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How can you help at home?

How can you help your child at home?  
How can I help with math at home?  

Driving home the facts

While you’re driving, call out simple addition and subtraction facts and have your child answer them. You can even make it a word problem: “We’ve gone through four traffic lights so far and we have three more until we’re home. How many traffic lights is that in all?”

What time is it?

Make sure you have at least one ANALOG clock in your home - a clock with hands. Out of the blue, every now and then, ask your child what time it is. For now, stick with 5 minute intervals. You may even say, “Look at the clock. What time is it? What time will it be 15 minutes from now?”

Just the facts

Make math a part of every day. At breakfast, say, “You had three slices of bacon and your brother had four slices. How many is that in all?” or “You have 18 more Cheerios in your bowl. If you eat 7 of them, how many will be left?” or “There are fifteen toys on the floor. If your brother picks up six of them, how many do you have to pick up?”

Count money all the time!

Counting money is something that we use every day in real life! Reach into your pocket and pull out your change. Hand it to your child and have him count it. Every now and then, have a few coins on the dinner table by your child’s plate and have her count it. Be sure to include quarters, dimes, nickels, and pennies. Have a certain amount of money and tell your child that if she gets the amount right, that’s the number of minutes she can have for “screen time” - t.v., computer, iPod, or video game.


Websites to use as enrichment for my child?  

Readingeggs (Your child should know their login, if not, ask me!)

Storia (Your child should know their login, if not, ask me!) 

FREE books Poetry Games 



How can I help my child read at home?  

Create a Text Rich Home Fill your home with reading materials. You don’t have to spend a lot of money to do this. 

1.Utilize your local library. Let them explore the library and choose a variety of texts (books, magazines, newspapers, comic books, etc.) 

2.Goodwill and thrift stores are great places to purchase materials at a discount. 

3.Check your local craigslist ads. There are many people out there willing to sell or give away their children’s books because they’ve out grown them or they’re just trying to clean house.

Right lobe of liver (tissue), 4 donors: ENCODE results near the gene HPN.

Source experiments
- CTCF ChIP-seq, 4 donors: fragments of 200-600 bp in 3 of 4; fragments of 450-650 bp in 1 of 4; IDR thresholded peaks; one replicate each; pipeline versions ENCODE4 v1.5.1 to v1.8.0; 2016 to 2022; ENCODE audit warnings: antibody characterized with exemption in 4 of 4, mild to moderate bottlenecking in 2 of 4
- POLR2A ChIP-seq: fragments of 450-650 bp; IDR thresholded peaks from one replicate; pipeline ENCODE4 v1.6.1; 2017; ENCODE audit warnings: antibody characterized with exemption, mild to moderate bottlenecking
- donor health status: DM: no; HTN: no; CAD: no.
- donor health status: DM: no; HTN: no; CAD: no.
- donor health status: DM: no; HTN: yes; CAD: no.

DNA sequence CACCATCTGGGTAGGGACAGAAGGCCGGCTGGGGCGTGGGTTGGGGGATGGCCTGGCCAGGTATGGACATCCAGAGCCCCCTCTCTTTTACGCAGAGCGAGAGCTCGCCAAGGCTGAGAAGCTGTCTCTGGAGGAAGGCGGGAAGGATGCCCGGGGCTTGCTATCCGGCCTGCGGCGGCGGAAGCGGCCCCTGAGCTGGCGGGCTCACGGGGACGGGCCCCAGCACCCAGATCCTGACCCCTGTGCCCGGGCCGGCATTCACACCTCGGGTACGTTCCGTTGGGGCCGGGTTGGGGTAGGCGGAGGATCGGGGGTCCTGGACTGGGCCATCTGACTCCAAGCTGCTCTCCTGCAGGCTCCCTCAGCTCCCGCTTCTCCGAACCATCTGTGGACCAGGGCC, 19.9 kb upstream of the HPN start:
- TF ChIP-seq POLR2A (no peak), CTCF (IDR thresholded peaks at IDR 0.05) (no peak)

Choose Appropriately Use the 5 finger rule: 

•Open a book and have them read one complete page. 

•If they do not know 5 or more words, the book may be too difficult. 

•If they know all the words, and make very little errors, the book is too easy. 

•Help them choose books that they are interested in. Discover their favorite topic or genre (fairytales, adventure, science, technology, animals, etc.) 

The Do’s 

Help sound out words by “chunking” (des·per·at·ely) 

Help sound out words by trying different sounds (invite) 

Give them time to try 

Ask questions for informational text: Who? What When? Where? Why? How? 

Ask questions for fiction: Main characters? Problem? Solution? Lesson? 

Be positive. Say “great job” and “try again” 

Read together 

Reread a phrase or sentence to them and have them repeat. 

Use expression .!? and try different voices. 

Enjoy reading 

The Don’ts 

Pick books that are too easy or too hard 

Let them get frustrated 

Cut them off 

Rush their reading 

Set a concrete time to finish 

Let them go on reading for too long without checking for understanding 

Assume they don’t need help 

Force them and make it a chore 

Write about it! Help your kids write their own story or play. Help them write a script and act it out. Write down some of your family’s favorite recipes and start creating your own cookbook. To keep it simple, have them write a sentence or two about what they read at home.

Be a Reading Role Model Your kids look up to you. They will model your every move. This includes your reading habits too! Make it known that you are actively reading. Pick up a book, magazine, or read from the computer or tablet. They will notice and most likely ask you about it.



How can you stay connected?  

Here are 15 ways you can stay connected with your child and their school:

1. Meet your child's teacher.

2. Get to know who's who at your child's school.

3. Attend parent-teacher conferences and keep in touch with your child's teacher.

4. Find out how your child is doing.

5. Make sure that your child gets homework done.

6. Help your child prepare for tests.

7. Learn what the school offers.

8. Volunteer at your child's school and join our PTA.

9. Ask questions.

10. Let the school know your concerns.

11. Monitor your child's television, video game, and Internet use.

12. Encourage your child to read.

13. Talk with your child.

14. Encourage your child to be responsible and work independently.

15. Encourage active learning.